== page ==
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TypeError: __str__ returned non-string (type bytes) #853

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franciscouzo opened this issue Nov 26, 2016 · 13 comments
Closed

TypeError: __str__ returned non-string (type bytes) #853

franciscouzo opened this issue Nov 26, 2016 · 13 comments

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@franciscouzo
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@franciscouzo franciscouzo commented Nov 26, 2016

When using Python 3, str(key) throws a TypeError exception:

>>> key = paramiko.RSAKey(filename="id_rsa_paramiko")
>>> str(key)
Traceback (most recent call last):
  File "<stdin>", line 1, in <module>
TypeError: __str__ returned non-string (type bytes)

I only tried with RSAKey, but looking at the source code it looks like all PKey subclasses have the same problem.

@arpit1997
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@arpit1997 arpit1997 commented Nov 29, 2016

It seems like a small mistake in the code to me:

    def asbytes(self):
        m = Message()
        m.add_string('ssh-rsa')
        m.add_mpint(self.public_numbers.e)
        m.add_mpint(self.public_numbers.n)
        return m.asbytes()

    def __str__(self):
        return self.asbytes()

here it returns bytes instead of strings even in __str__ function. It seems odd to me
🛩️ 😸

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@bitprophet
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@bitprophet bitprophet commented Nov 29, 2016

Yea that sounds like something which was only tested under Python 2, wonder if our test suite covers that particular method. Thanks for the report! Figure at the very least it can be fixed with a quick if PY2 test, but I'd also want to doublecheck exactly what the semantics of __str__ are under Python 3 vs 2. Not that I expect it to be anything besides "return unicode plz"...

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@bitprophet bitprophet added this to the 1.16.4 et al milestone Nov 29, 2016
@bitprophet bitprophet removed this from the 1.17.3 et al milestone Dec 9, 2016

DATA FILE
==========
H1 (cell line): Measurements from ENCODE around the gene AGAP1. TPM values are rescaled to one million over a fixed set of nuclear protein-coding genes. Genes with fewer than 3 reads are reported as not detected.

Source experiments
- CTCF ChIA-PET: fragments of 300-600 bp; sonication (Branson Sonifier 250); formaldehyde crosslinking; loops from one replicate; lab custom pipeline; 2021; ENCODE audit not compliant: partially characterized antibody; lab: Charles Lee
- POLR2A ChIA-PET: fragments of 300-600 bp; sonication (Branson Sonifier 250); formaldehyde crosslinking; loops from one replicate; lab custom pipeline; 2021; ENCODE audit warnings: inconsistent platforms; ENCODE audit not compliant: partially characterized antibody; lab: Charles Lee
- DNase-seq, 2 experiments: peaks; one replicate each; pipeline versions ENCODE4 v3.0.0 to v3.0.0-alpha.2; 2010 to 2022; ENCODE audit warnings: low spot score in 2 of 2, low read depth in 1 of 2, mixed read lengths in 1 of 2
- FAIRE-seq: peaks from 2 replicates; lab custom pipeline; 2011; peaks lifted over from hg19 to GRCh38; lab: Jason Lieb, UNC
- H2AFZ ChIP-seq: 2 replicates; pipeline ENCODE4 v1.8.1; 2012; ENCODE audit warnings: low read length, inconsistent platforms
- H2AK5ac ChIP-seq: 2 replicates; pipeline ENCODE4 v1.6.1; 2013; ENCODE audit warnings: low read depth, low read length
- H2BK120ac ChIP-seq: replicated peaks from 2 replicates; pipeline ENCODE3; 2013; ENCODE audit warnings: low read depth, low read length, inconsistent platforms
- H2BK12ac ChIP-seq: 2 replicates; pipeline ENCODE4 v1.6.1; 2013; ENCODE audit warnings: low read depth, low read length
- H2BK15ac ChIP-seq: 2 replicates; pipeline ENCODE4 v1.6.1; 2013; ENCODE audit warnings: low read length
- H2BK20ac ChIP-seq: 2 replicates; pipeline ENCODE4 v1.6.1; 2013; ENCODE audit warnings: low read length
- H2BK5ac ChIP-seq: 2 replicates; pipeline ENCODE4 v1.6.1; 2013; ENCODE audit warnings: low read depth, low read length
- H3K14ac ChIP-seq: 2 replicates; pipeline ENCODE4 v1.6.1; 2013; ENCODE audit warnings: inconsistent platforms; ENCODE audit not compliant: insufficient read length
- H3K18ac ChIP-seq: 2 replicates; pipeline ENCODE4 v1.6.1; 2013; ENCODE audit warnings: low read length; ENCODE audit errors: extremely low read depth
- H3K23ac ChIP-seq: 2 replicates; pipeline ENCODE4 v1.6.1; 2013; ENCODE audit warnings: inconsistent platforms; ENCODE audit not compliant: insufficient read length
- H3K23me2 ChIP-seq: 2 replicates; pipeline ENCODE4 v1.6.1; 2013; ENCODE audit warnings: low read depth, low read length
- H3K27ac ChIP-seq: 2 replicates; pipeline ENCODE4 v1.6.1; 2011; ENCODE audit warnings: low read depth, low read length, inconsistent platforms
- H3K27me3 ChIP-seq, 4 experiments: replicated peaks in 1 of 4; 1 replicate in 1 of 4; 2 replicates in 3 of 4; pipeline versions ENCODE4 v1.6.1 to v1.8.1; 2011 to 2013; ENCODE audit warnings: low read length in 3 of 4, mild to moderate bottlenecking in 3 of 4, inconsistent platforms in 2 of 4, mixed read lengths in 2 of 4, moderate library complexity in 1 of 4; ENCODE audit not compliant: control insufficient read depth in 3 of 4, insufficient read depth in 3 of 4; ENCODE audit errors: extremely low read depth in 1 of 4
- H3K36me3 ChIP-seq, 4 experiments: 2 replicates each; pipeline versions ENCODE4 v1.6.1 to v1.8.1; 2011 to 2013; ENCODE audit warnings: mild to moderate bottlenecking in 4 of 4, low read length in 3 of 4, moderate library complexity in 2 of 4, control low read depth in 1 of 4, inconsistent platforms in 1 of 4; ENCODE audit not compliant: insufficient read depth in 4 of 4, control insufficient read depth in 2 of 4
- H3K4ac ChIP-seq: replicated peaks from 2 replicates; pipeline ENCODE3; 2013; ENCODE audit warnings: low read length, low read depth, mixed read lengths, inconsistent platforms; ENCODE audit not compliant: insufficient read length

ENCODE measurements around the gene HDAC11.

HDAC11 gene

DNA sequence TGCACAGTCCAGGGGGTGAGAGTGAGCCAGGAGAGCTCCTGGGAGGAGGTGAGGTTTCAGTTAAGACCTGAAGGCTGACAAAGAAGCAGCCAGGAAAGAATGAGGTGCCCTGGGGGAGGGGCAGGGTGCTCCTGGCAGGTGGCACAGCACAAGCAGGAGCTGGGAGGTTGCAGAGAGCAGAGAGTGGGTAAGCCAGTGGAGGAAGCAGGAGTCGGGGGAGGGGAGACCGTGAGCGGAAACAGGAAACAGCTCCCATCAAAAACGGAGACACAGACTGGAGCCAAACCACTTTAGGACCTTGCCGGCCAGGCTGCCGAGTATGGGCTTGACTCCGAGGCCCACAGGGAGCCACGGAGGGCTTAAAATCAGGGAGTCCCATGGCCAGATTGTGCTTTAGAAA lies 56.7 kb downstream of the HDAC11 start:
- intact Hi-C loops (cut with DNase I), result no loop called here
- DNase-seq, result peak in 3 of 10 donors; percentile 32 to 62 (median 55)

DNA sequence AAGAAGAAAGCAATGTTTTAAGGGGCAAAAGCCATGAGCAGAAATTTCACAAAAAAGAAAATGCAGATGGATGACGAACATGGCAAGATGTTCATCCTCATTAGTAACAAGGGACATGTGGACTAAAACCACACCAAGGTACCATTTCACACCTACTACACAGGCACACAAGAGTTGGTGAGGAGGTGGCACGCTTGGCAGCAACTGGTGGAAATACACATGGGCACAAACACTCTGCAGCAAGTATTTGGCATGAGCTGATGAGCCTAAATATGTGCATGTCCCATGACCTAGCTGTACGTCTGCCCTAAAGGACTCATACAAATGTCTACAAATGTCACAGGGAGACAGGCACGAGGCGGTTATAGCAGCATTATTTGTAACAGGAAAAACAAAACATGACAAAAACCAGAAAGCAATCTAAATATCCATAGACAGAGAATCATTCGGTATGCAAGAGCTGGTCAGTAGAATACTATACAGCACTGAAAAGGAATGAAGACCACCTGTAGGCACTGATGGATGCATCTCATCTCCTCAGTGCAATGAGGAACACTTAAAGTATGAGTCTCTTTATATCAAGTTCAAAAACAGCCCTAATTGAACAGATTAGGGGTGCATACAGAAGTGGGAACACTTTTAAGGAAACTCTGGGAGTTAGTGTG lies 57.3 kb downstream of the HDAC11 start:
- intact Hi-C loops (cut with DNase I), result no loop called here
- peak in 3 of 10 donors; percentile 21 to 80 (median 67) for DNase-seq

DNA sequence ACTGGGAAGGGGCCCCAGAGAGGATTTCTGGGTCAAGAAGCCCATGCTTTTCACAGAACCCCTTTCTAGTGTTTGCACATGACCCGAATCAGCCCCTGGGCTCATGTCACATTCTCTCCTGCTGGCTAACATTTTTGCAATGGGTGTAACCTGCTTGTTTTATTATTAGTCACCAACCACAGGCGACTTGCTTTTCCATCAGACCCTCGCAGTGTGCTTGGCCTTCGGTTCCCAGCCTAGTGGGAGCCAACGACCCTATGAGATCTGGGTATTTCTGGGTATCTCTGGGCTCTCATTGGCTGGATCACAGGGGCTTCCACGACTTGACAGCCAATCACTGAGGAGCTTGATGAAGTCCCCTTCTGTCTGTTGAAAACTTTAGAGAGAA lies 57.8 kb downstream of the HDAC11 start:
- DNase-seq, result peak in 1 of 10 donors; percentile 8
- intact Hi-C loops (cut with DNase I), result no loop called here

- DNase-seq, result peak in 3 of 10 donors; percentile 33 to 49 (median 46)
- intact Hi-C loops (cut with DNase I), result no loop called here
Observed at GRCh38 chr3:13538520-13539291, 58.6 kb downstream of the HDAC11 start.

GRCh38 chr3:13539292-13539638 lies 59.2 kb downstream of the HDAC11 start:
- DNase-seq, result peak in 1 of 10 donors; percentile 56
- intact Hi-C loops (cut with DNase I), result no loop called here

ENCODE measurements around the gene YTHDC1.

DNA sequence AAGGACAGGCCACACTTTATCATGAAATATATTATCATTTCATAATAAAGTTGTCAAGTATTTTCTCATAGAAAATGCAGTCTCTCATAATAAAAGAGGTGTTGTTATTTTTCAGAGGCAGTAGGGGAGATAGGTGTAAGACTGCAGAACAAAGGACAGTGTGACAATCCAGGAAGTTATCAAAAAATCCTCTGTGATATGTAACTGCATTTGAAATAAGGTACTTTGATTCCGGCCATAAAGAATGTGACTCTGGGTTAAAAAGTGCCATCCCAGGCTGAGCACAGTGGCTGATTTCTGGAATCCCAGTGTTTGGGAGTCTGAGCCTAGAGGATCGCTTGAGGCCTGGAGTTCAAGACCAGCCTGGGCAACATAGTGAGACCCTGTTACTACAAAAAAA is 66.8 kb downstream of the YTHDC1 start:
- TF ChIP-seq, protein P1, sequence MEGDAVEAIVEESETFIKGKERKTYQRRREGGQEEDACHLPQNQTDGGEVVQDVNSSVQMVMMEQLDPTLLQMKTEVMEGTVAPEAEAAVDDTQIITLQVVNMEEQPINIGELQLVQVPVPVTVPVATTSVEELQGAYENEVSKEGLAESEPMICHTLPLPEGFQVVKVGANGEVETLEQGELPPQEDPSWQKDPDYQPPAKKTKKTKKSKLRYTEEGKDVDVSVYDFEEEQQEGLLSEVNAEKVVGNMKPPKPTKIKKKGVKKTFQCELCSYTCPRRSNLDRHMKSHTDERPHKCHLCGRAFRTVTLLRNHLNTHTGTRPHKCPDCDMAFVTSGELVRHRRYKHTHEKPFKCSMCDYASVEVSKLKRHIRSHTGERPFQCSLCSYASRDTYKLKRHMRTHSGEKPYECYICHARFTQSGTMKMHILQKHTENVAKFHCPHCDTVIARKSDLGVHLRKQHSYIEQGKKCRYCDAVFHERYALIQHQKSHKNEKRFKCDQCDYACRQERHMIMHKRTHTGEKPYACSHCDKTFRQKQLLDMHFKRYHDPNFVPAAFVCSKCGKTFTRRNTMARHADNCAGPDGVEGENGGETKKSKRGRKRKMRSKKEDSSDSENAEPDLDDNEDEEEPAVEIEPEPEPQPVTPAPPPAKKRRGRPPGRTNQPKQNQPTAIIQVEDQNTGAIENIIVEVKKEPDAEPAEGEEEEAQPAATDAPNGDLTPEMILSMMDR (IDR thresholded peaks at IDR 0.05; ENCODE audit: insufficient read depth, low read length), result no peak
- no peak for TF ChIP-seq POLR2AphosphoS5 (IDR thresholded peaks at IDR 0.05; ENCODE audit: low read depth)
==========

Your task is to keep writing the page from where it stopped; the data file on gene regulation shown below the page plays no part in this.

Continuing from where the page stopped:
@bitprophet bitprophet added this to the 1.17.4 etc milestone Dec 9, 2016
@bitprophet bitprophet added this to the 1.17.4 etc milestone Dec 9, 2016
@bitprophet bitprophet removed this from the 1.17.3 et al milestone Dec 9, 2016
@bitprophet
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@bitprophet bitprophet commented Feb 21, 2017

Side note, I've also always wondered why asbytes is even considered a useful __str__ for a key at all. Why not its public key text, or even better, a standard colon-separated hex-y fingerprint? But that's for another ticket because changing it that much is backwards incompatible...

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@bitprophet
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@bitprophet bitprophet commented Feb 21, 2017

Also, looking, this is actually a dupe of #484. This ticket has more in it now, so I'll roll it in here instead of vice versa.

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@bitprophet
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@bitprophet bitprophet commented Feb 21, 2017

I have a test that proves the issue, so there's that.

Of course, now we're back in the usual problem space of "...so how should we string these bytes?". I squinted at this for way too long before realizing that if we want to be backwards compat we just...return str(self.asbytes()). I.e. the issue was the 'protocol violation' of a __str__ returning bytes - not the actual, literal attempt to turn the bytes object into a (Unicode) string. As long as nobody explicitly tries .decode() on the bytes (which won't work) things appear happy.

Also, #726 is the ticket for "let's make this return something more useful in 3.0". I'll note that the behavior of this method is unchanged since 2003.